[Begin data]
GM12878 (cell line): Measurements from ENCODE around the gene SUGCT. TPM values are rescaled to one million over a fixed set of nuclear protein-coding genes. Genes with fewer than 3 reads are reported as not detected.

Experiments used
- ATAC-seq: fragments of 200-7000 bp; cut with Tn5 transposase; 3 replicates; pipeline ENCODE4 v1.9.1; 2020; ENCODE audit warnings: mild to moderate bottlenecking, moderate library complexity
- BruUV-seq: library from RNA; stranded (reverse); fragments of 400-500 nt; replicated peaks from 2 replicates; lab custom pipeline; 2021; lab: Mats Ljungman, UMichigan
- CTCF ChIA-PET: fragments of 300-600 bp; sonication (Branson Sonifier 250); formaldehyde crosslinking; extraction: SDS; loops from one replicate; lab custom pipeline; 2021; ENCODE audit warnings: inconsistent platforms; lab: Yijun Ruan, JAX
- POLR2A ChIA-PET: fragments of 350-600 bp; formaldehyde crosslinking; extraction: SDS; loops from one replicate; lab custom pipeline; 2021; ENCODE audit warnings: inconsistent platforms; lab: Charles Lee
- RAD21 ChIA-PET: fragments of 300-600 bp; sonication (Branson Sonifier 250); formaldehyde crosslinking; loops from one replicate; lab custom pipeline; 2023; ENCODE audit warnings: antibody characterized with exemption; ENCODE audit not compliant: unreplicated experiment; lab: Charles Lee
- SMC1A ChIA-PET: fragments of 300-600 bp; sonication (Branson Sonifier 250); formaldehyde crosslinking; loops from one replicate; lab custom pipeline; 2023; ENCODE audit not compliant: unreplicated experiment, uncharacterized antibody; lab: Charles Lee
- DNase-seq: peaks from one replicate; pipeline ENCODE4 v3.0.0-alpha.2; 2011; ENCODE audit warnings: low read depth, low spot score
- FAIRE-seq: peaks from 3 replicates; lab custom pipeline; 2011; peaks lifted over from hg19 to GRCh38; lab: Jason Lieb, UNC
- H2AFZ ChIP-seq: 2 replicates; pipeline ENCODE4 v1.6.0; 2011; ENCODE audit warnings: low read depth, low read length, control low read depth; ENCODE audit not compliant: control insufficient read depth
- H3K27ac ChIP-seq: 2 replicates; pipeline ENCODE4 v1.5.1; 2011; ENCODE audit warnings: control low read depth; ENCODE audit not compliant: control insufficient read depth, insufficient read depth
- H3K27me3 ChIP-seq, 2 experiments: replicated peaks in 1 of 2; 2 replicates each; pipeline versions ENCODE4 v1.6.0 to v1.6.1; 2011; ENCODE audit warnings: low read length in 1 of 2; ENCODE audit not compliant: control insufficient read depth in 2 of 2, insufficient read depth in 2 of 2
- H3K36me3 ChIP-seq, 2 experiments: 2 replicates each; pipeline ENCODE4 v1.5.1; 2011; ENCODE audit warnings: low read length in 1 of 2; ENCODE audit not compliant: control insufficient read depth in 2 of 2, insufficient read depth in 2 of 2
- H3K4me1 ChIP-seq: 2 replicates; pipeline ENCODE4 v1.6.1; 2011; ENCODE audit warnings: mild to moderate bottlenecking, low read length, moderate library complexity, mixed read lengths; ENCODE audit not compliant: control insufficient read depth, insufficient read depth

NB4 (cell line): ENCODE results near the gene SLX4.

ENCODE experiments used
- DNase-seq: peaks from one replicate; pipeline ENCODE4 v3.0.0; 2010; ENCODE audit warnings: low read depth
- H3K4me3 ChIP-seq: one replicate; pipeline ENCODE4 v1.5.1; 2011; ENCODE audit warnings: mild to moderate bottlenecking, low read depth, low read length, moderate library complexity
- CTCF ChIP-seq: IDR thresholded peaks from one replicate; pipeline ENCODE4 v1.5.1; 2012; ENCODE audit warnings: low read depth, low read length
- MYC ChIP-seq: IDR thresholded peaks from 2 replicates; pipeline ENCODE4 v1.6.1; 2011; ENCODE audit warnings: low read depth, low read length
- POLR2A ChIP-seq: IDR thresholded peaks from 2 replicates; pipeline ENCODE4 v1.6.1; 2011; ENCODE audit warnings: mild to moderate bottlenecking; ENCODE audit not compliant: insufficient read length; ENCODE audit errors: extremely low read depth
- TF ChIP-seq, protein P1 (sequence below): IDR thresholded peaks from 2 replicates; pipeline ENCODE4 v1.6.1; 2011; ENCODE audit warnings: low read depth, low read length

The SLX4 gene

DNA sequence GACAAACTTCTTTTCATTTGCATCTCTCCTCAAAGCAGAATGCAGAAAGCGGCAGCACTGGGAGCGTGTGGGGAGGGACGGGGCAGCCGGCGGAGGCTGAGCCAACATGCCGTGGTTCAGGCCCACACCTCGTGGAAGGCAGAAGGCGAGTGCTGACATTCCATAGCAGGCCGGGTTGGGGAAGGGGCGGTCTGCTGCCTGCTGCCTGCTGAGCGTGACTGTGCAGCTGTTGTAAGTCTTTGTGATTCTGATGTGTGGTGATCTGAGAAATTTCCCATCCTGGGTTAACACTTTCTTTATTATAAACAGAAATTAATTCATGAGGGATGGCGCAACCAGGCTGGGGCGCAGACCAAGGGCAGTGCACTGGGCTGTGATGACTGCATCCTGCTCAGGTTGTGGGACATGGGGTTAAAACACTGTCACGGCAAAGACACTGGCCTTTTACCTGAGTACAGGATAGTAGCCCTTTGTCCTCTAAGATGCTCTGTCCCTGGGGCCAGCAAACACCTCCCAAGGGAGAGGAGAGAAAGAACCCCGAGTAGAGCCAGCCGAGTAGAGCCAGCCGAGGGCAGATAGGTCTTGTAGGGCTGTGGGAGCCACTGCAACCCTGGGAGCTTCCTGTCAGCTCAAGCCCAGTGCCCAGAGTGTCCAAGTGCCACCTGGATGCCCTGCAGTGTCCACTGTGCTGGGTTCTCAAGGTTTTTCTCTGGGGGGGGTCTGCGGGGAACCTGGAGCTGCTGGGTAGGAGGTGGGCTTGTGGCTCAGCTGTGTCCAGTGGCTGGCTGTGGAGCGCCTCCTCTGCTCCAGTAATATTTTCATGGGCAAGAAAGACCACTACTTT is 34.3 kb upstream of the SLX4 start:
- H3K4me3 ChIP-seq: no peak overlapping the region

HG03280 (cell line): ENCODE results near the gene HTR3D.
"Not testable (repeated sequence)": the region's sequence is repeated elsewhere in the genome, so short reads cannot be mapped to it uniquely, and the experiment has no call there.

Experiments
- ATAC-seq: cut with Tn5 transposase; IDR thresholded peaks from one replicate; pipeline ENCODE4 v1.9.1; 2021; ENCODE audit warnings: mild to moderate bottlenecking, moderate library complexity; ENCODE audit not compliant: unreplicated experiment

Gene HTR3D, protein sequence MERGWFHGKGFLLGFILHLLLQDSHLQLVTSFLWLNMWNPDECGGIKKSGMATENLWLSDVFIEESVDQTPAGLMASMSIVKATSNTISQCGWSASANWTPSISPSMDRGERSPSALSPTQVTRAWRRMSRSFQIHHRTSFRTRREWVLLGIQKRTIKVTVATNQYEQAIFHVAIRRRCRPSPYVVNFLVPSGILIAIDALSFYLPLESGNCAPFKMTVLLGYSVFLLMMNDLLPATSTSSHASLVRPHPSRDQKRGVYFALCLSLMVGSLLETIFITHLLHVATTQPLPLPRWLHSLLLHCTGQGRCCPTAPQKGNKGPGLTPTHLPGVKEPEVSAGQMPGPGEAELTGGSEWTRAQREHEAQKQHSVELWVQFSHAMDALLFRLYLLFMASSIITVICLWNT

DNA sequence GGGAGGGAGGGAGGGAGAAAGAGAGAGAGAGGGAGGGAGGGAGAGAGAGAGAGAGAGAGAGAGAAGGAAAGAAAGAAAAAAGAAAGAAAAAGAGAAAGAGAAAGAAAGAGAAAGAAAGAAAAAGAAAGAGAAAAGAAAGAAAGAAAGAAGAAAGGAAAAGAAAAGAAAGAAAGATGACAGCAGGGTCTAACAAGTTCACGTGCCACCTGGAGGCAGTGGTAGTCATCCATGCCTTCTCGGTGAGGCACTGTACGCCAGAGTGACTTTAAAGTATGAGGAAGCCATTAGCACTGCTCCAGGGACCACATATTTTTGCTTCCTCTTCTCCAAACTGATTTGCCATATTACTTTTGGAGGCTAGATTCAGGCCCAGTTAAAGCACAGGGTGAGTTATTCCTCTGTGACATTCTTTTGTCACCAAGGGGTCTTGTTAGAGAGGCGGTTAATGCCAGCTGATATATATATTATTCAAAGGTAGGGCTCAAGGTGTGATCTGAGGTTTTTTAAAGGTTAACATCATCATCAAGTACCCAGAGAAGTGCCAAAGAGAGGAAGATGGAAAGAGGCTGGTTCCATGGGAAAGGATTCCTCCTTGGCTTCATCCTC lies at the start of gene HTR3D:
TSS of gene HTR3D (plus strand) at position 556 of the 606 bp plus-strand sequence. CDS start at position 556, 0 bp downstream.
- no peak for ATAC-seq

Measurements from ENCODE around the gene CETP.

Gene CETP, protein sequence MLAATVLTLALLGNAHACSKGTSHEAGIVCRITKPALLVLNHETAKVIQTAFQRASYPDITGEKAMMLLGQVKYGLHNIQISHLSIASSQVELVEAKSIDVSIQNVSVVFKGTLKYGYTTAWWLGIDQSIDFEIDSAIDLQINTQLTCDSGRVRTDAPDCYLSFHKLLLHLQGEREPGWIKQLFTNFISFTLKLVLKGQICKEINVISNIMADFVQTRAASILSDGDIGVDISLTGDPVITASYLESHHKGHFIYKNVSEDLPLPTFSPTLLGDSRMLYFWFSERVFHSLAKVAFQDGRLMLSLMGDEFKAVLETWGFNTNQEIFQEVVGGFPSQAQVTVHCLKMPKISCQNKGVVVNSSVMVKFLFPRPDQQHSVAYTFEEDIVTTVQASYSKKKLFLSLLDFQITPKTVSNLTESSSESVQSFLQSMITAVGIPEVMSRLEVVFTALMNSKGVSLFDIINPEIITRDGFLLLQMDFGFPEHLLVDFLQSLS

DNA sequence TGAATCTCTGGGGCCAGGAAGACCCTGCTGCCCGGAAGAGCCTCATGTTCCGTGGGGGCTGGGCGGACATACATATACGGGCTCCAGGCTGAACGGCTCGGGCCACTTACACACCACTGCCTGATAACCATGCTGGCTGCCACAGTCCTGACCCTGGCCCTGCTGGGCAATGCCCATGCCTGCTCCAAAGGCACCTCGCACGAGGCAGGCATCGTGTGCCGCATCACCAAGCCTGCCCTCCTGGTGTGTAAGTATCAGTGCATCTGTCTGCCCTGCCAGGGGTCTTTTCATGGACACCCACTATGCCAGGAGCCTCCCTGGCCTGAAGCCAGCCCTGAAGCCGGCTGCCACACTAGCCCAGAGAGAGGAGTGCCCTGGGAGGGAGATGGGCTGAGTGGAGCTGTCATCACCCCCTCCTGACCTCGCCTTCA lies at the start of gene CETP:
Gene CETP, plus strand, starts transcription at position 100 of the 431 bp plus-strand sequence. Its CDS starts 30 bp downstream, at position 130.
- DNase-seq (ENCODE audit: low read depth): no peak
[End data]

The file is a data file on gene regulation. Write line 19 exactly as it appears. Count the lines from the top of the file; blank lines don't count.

- H3K4me3 ChIP-seq: one replicate; pipeline ENCODE4 v1.5.1; 2011; ENCODE audit warnings: mild to moderate bottlenecking, low read depth, low read length, moderate library complexity